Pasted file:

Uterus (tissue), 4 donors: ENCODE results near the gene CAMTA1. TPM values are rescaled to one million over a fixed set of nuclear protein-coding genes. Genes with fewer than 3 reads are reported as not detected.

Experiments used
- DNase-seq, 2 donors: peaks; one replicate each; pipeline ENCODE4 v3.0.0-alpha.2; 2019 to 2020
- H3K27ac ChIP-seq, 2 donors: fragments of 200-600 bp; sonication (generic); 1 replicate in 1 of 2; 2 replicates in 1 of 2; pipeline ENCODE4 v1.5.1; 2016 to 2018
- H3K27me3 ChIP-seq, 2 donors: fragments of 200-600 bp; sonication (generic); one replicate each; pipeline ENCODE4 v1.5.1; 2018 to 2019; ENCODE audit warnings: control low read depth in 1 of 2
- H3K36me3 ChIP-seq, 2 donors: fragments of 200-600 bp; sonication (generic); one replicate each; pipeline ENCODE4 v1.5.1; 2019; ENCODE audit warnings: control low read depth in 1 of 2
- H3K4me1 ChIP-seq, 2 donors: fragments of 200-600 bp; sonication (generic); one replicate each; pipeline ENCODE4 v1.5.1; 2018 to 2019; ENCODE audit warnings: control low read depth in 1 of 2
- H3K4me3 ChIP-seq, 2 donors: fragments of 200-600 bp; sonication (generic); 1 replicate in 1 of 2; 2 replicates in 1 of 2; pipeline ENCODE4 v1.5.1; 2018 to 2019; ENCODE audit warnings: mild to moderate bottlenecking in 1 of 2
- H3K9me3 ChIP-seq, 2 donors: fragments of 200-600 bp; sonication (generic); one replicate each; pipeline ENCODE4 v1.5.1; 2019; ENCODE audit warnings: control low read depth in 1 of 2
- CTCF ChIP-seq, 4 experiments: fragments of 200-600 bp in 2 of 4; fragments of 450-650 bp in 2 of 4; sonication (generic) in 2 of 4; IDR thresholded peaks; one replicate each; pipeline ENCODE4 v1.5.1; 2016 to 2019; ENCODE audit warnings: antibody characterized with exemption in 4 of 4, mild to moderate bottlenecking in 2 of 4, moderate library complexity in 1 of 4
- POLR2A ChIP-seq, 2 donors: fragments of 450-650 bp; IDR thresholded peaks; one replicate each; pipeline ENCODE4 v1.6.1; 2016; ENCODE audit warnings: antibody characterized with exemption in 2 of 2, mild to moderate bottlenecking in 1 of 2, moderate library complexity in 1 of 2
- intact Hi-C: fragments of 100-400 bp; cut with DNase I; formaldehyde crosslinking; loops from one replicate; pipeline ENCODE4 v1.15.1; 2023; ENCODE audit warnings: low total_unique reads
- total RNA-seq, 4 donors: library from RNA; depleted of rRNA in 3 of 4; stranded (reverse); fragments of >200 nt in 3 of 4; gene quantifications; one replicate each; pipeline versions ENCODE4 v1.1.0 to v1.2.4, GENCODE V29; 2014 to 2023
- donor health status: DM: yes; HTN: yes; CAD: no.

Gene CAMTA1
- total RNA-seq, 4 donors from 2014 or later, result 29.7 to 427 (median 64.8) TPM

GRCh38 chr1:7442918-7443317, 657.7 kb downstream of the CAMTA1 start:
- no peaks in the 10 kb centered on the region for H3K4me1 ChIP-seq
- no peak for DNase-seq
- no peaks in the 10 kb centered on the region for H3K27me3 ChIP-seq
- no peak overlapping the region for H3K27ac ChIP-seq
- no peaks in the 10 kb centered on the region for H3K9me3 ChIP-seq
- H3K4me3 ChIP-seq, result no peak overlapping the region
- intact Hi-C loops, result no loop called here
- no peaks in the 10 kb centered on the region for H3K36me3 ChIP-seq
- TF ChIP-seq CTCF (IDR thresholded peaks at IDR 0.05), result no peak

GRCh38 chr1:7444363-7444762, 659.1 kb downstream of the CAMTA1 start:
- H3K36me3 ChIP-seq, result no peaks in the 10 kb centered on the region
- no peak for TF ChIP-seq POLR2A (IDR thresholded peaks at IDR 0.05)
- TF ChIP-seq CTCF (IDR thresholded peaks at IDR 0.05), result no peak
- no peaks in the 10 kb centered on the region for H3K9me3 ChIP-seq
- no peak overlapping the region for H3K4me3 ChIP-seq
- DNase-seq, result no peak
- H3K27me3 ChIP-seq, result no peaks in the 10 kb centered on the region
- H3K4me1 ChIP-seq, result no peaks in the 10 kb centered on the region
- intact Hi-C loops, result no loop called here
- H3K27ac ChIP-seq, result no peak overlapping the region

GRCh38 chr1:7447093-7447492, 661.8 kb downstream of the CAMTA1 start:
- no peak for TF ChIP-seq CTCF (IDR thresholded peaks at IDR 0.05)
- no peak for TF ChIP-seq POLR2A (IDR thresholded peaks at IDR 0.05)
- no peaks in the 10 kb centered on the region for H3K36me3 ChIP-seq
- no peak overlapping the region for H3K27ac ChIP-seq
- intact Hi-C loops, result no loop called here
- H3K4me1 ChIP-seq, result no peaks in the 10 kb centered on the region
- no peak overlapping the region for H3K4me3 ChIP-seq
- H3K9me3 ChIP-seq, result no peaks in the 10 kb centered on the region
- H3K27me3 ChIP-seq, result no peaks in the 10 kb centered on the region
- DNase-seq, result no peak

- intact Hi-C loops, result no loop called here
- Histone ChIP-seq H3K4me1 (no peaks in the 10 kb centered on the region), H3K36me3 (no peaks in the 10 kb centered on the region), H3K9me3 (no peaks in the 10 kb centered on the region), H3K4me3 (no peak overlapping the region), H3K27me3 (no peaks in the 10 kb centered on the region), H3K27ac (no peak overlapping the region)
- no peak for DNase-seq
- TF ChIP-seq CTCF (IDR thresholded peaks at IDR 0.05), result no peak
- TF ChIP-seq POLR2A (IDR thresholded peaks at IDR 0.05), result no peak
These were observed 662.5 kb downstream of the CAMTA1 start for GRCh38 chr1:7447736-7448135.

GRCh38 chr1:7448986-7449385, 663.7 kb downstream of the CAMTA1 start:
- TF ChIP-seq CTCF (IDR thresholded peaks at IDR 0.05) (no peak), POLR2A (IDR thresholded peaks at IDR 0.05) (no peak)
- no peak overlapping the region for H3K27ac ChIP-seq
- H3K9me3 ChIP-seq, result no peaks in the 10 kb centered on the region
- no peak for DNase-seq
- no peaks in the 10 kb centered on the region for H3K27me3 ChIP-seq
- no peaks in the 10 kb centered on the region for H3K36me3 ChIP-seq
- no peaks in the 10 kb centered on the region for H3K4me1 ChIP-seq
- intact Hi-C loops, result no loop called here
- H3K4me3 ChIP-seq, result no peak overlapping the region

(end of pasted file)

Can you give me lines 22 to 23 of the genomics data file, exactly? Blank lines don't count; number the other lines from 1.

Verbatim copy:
- no peaks in the 10 kb centered on the region for H3K9me3 ChIP-seq
- H3K4me3 ChIP-seq, result no peak overlapping the region